Amazon reinterpreted the concept of fast. We can thank Amazon for its pioneering efforts aimed at addressing the promise, “If you want it now, you can have it now.” Amazon is helping us abandon the world of waiting, as we enter the world of now. Amazon gave us the age of instant where we expect to be satisfied in nanoseconds, with the tap of an icon, a swipe of an app, and, the compelling “you can buy it now and get it now.”
The noise around Amazon’s purchase of Whole Foods focuses on many topics with much speculation. What does this mean for grocery? What does this mean for brick and mortar? What will Amazon do with all the data? How will Whole Foods change? Hidden in these tantalizing questions is one trend that is already happening around us, one that an Amazon-Whole Foods mash-up can address: the redefinition of fast food.
This is not just about the restaurant business. The meaning of fast is not just about more speed: it is also about less time, and less effort. Keep it simple. Keep it easy. Make it quick. This is taking us well beyond the Golden Arches.
We are more skeptical, less trusting, more demanding, more quality conscious, and more value conscious. And, we want it all to be easy, convenient, demanding less effort, and we want it now. This is having big impact on the food industry. We want our meals to be composed of the best quality, best tasting food that is also healthy. We are choosing unprocessed, unadulterated ingredients. We want that unusual, glorious vegetable; that hard-to-find fish; that chef’s creative cut of meat. We prefer fresh and organic from local sources. We want our meals to be composed, crafted, and curated. We want to participate in the plated production process: we want Knife Fight in our kitchen every night. And, we want all of this now. We want that latest, most chic, hardest to reserve restaurant table in our home. As Derek Thompson wrote in Atlantic Daily, the online The Atlantic magazine, “The future of dining out may look at lot like eating in.”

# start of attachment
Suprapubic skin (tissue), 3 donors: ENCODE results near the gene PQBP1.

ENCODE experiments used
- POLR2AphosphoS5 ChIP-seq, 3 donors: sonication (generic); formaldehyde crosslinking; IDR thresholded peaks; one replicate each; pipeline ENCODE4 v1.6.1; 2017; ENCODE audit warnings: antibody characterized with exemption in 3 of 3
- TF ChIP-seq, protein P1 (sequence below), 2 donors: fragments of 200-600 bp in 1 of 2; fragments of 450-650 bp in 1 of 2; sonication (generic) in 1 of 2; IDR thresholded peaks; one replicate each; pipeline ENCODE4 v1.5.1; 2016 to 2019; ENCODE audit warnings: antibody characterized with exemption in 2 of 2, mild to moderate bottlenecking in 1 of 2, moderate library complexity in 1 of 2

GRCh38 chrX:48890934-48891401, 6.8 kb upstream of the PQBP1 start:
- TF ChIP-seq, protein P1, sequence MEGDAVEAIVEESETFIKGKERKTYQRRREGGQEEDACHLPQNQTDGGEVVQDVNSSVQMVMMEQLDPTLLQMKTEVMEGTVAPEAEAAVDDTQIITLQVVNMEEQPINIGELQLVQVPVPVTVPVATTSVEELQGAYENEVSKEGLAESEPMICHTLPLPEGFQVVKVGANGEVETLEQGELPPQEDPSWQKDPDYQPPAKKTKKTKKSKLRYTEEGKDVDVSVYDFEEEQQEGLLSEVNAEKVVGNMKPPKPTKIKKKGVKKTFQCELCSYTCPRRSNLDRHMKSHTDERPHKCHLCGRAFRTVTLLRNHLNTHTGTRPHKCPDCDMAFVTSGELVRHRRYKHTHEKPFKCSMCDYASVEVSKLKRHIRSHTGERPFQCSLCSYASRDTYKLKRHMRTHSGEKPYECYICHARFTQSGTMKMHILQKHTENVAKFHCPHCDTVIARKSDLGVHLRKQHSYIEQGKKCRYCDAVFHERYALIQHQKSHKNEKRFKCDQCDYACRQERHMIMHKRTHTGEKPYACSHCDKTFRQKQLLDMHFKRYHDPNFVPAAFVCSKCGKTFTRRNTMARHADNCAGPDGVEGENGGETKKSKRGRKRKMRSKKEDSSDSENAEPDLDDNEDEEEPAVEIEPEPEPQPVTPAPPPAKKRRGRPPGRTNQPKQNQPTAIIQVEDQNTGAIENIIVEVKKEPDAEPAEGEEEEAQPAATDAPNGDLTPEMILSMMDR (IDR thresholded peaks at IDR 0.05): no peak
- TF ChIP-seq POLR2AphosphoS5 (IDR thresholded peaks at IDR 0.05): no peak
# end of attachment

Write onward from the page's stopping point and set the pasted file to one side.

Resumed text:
When Steve Ells was building Chipotle his underlying premise was that the problem with fast food is not that it is fast. The problem was with the food. He would say that it takes no time to make a delicious, healthful, beautiful baguette sandwich. He set out to provide delicious, healthful, quality food prepared to high standards and do it fast. The new definition of fast food is fabulous food fast.
Meal delivery services are already leveraging this new definition of fast food. Blue Apron, Purple Carrot, Freshily, Fresh Direct, and others are giving us varying versions of fast food. The Publix grocery chain provides a similar service. Or you can eat a meal at the supermarket. Services like Munchery provide complete meals already prepared. Just heat and eat. Restaurant delivery is growing. Uber Eats’ promise is that a great meal is just a tap away. “By tapping into the Uber network, you can get anything from our roster of local restaurants, fast. No need to eat out when you can have the same meal eating in.
Amazon is the founding father of our fixation on fast. In everything it does, Amazon has changed the tempo of our lives.
Amazon’s mastery of fast with Whole Foods’ mastery of food has major implications for how we select, buy, cook, eat and feed. Fast food now includes restaurant delivery, online, supermarkets, meal delivery, and Uber Eats. It is all about how to make our lives easier.
Fast food is now so much bigger than the traditional restaurant business.
Larry Light, a global brand revitalization expert, is co-author with Joan Kiddon of Six Rules for Brand Revitalization. He also is the Chief Executive Officer of Arcature, a marketing consulting company that has advised a variety of marketers in packaged goods, technology, retail, hospitality, automotive, corporate and business-to-business, as well as not-for-profit organizations.
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